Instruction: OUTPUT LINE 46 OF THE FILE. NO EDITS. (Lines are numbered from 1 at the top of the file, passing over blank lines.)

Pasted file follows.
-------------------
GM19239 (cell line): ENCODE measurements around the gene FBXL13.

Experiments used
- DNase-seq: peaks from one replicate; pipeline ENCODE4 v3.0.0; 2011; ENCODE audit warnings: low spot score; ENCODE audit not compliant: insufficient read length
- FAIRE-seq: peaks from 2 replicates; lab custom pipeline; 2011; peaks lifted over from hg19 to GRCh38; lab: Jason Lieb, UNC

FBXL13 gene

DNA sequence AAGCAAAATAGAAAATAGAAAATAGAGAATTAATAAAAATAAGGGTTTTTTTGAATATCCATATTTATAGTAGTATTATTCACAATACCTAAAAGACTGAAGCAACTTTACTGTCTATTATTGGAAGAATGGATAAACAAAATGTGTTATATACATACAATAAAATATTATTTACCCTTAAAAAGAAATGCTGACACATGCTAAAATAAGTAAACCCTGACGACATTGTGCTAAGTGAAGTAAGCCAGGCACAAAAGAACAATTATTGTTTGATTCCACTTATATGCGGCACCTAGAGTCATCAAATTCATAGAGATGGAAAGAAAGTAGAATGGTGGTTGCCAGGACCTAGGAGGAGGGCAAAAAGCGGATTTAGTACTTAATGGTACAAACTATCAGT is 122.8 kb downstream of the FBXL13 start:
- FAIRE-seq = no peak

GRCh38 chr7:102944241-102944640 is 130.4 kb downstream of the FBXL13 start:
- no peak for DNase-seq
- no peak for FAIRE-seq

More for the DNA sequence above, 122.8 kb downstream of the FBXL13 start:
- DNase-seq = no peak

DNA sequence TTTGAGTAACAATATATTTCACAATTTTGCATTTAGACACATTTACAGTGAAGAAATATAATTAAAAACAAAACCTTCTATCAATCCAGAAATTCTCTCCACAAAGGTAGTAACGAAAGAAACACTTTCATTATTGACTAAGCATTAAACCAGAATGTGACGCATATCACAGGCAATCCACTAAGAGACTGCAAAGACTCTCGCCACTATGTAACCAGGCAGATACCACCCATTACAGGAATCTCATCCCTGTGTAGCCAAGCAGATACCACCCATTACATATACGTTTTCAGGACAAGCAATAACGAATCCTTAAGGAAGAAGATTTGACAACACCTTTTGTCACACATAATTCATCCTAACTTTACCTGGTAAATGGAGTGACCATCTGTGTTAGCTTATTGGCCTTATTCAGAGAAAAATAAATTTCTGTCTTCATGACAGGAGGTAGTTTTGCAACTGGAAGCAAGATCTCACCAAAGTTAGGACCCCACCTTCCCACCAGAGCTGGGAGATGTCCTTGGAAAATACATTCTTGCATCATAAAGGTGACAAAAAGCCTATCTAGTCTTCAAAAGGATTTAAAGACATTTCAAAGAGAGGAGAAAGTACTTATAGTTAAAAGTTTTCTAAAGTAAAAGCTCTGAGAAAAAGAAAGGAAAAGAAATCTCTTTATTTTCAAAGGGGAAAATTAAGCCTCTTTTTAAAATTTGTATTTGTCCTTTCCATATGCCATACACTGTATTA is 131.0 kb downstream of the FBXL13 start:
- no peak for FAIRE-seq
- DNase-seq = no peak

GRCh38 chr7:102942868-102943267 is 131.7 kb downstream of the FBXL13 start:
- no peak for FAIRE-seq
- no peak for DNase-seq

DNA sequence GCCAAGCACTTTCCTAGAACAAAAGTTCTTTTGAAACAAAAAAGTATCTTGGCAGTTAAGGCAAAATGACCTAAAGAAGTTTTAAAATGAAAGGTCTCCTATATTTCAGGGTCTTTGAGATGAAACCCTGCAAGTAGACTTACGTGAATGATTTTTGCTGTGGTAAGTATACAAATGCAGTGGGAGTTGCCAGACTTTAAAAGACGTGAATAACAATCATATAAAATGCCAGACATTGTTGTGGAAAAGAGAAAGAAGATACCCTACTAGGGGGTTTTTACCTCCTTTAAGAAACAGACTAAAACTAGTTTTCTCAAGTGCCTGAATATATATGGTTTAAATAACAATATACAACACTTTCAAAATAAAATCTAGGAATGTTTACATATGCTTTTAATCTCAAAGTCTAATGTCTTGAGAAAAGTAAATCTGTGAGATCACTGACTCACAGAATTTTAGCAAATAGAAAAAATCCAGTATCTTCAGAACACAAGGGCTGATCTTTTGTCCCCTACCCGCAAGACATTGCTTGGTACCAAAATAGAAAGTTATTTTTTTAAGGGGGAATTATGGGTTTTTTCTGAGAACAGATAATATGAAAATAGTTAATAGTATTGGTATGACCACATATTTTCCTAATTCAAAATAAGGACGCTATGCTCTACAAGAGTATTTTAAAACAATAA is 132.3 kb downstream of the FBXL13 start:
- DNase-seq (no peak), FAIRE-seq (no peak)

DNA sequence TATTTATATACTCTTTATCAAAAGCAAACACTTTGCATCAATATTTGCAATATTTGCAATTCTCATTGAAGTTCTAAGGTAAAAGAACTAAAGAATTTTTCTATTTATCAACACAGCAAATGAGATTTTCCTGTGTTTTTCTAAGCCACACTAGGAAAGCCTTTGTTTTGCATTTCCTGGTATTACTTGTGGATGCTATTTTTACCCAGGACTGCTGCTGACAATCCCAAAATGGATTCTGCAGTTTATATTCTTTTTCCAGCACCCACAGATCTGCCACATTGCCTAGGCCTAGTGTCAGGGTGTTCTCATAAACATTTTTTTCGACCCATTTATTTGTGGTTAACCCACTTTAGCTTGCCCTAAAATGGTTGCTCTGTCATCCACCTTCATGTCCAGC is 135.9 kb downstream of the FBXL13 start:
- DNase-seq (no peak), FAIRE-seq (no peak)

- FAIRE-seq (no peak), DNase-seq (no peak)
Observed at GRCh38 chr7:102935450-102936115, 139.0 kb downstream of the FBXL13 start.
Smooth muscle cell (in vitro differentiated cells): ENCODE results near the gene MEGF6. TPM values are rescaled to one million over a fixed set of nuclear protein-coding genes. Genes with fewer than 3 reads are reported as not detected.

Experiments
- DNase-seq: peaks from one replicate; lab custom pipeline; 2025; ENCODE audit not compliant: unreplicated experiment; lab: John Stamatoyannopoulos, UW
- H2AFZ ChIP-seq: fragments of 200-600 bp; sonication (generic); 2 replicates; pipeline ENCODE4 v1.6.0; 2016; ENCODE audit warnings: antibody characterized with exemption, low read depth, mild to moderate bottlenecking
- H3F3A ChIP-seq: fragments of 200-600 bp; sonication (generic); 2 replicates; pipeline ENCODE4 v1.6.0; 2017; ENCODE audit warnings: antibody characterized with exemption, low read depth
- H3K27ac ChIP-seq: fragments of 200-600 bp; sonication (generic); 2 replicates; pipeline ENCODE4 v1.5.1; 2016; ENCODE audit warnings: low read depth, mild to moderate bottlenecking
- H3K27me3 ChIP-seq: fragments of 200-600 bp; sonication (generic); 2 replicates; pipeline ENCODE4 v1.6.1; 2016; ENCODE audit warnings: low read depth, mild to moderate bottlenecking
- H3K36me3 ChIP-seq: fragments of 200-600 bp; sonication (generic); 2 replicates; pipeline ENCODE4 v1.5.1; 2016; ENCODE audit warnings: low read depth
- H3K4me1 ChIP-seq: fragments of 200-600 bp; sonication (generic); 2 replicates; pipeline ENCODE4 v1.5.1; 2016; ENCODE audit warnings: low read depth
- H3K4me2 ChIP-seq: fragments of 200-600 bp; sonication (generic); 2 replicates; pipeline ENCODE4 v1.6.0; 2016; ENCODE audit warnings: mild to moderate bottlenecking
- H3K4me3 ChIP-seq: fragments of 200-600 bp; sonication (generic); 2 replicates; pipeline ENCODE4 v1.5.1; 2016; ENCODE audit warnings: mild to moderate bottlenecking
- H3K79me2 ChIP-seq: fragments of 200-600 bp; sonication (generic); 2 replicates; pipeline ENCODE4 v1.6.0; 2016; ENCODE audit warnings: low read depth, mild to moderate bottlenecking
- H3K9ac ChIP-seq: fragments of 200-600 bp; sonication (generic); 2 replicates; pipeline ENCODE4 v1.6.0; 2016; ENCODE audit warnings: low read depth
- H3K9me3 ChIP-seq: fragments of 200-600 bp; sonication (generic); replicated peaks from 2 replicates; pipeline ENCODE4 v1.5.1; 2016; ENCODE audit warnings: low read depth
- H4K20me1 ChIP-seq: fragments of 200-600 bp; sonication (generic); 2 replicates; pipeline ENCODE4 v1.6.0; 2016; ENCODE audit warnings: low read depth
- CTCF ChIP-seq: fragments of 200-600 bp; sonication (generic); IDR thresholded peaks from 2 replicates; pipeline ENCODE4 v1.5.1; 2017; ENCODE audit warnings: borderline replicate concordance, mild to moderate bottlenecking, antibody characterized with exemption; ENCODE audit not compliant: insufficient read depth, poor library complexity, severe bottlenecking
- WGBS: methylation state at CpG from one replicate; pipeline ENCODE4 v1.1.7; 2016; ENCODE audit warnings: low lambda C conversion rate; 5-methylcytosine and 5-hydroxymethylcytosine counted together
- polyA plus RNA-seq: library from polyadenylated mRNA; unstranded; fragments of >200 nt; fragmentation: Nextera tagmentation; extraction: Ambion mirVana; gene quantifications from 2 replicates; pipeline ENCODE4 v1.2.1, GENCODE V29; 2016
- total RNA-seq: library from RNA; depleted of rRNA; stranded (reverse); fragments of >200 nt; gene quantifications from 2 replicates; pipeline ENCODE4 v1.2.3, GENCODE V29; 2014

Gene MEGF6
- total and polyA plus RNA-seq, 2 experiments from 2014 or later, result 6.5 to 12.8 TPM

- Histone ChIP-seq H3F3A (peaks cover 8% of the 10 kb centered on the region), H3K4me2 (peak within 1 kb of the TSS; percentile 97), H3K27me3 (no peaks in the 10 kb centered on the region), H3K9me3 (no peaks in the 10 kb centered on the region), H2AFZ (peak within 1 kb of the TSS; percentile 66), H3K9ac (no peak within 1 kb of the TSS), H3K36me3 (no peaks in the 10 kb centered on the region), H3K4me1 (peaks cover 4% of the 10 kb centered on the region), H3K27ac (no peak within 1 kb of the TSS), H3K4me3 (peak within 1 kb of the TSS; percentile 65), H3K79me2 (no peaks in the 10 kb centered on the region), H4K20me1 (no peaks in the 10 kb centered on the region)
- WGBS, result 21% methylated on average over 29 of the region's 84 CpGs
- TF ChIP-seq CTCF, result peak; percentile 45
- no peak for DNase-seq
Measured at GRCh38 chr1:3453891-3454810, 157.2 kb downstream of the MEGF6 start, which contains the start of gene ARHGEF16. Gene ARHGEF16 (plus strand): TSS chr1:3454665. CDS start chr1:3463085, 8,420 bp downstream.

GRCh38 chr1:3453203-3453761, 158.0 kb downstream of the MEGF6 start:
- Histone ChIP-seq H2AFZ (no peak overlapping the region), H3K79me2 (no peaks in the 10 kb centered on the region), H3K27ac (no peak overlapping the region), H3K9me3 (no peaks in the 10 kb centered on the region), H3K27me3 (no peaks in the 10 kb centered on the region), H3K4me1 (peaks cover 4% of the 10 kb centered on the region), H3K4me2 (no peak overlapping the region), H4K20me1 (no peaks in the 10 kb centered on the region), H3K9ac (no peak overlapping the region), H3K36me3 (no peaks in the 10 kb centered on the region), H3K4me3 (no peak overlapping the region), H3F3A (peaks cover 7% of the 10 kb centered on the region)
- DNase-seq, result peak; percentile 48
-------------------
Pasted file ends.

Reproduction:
- Histone ChIP-seq H3F3A (peaks cover 8% of the 10 kb centered on the region), H3K4me2 (peak within 1 kb of the TSS; percentile 97), H3K27me3 (no peaks in the 10 kb centered on the region), H3K9me3 (no peaks in the 10 kb centered on the region), H2AFZ (peak within 1 kb of the TSS; percentile 66), H3K9ac (no peak within 1 kb of the TSS), H3K36me3 (no peaks in the 10 kb centered on the region), H3K4me1 (peaks cover 4% of the 10 kb centered on the region), H3K27ac (no peak within 1 kb of the TSS), H3K4me3 (peak within 1 kb of the TSS; percentile 65), H3K79me2 (no peaks in the 10 kb centered on the region), H4K20me1 (no peaks in the 10 kb centered on the region)